Early Oligocene plant diversity along the Upper Rhine Graben: The fossil flora of Rauenberg, Germany
 
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State Museum of Natural History Stuttgart, Rosenstein 1, 70191 Stuttgart, Germany
Online publication date: 2016-12-13
Publication date: 2016-12-13
 
Acta Palaeobotanica 2016; 56(2): 329–440
 
ABSTRACT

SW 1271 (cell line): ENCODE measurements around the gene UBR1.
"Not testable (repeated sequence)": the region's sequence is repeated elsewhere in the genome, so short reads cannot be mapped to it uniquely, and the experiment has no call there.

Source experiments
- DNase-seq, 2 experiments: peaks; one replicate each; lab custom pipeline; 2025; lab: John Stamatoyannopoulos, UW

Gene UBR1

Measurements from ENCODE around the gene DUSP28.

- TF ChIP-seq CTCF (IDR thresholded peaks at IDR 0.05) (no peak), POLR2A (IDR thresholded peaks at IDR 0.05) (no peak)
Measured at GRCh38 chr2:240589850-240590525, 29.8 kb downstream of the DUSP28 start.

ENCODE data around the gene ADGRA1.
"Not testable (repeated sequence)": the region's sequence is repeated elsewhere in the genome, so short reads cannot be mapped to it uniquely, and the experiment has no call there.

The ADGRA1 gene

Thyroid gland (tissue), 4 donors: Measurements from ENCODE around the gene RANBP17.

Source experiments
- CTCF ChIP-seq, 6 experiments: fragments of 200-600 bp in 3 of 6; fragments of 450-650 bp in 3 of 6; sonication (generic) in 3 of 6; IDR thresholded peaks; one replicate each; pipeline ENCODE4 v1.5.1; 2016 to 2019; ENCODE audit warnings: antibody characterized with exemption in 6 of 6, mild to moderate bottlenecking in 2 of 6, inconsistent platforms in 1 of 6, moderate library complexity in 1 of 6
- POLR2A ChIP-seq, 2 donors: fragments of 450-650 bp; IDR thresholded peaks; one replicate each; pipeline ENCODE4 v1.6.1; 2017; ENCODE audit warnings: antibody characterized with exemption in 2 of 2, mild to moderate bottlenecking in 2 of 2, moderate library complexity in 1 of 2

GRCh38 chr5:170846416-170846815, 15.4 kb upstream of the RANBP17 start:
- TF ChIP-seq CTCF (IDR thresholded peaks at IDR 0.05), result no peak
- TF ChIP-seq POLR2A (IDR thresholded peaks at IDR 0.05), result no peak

The macroflora of Rauenberg, Baden-Württemberg, Germany, is treated monographically. The plant-bearing sediments are marine, mainly well-bedded clay- to siltstones, the so-called Fischschiefer, which are part of the Bodenheim Formation. Based on nannoplankton they are dated to nannoplankton zone NP 23 (Rupelian, Lower Oligocene). The plant remains, mainly leaves and some fructifications, are preserved as compressions. The taxonomic assignment is based on gross morphology and cuticle characteristics. The flora yields marine algae and remains of the very diverse terrestrial flora. A total of 68 taxa, including three types of algae, one cycad, 12 conifers, and 49 dicots, among them 5 palms, are described. The following fossil species are described for the first time: Laurophyllum rauenbergense, Myrica obliquifolia, Distylium metzleri, ? Berchemia altorhenana, ? Ternstroemites maritiae, Trachelospermum kelleri, Oleinites altorhenana, O. rauenbergensis, Dicotylophyllum badense, D. oechsleri, D. vesiculaeferens, D. ziegleri, ? Viscophyllum hendriksiae, and Cladites vesiculaeferens. Dicotylophyllum vesiculaeferens and Cladites vesiculaeferens bear peculiar, complex cuticular structures presumably representing salt-secreting glands. Both taxa are interpreted to derive from one plant species of yet uncertain systematic affinity. The flora bears a high proportion of broad-leaved, presumably evergreen taxa, whereas the diversity of modern Arcto-Tertiary taxa (sensu Kvaček 1994) is rather low. Most abundant are Platanus neptuni, Daphnogene cinnamomifolia, and Tetraclinis salicornioides. On the family level, Lauraceae (10 species) and Pinaceae (8) are most diverse, followed by Arecaceae (4–5), Cupressaceae, and Myricaceae (4 species each). Surprisingly, Fagaceae are documented solely by a single leaf of Eotrigonobalanus furcinervis f. haselbachensis, and the record of Pentaphyllaceae remains ambiguous (? Ternstroemites maritiae). Sloanea olmediaefolia is recorded for the first time from western parts of Europe. Remarkable is the presence of the rare cycad Ceratozamia floersheimensis. The following possible vegetation units are suggested: zonal broadleaved sclerophyllous evergreen forests and an intrazonal coastal pine-laurel-palm association on near-coastal sandy soils, as well as gallery forests along streams. No records of swampy environments were recovered. The climate may be characterised as follows: Cfa climate in transition to Cwa (and Am or Af) climate sensu Köppen, mean annual temperature 19–24°C, mean annual precipitation 1300–1700 mm, mean temperature of the warmest month 28–29°C, mean temperature of the coldest month 8–14°C, mean precipitation of the wettest month >230 mm, mean precipitation of the driest month 18–38 mm, wettest month between May and October, driest month between November and March. The warm period was the wetter one. The flora from Rauenberg most closely resembles that of Flörsheim (Kvaček 2004a) and shows relations to the Paratethys realm, for example the Tard Clay Formation. Relations to the floras from Saxony, Saxony-Anhalt, and North Bohemia, similar in age, are rather restricted: broad-leaved deciduous taxa are much less diverse, and the numerous presumably evergreen taxa and palms present in Rauenberg have not been recorded in the other regions, indicating a more complex vegetation differentiation than a simple north-south gradient. The high number of taxa of uncertain affinity at Rauenberg points to the need for further taxonomic studies of the flora of this time interval. Comparisons with European assemblages of the early Oligocene reveal that the vegetation diversity in Europe during this time interval is far from being well understood.
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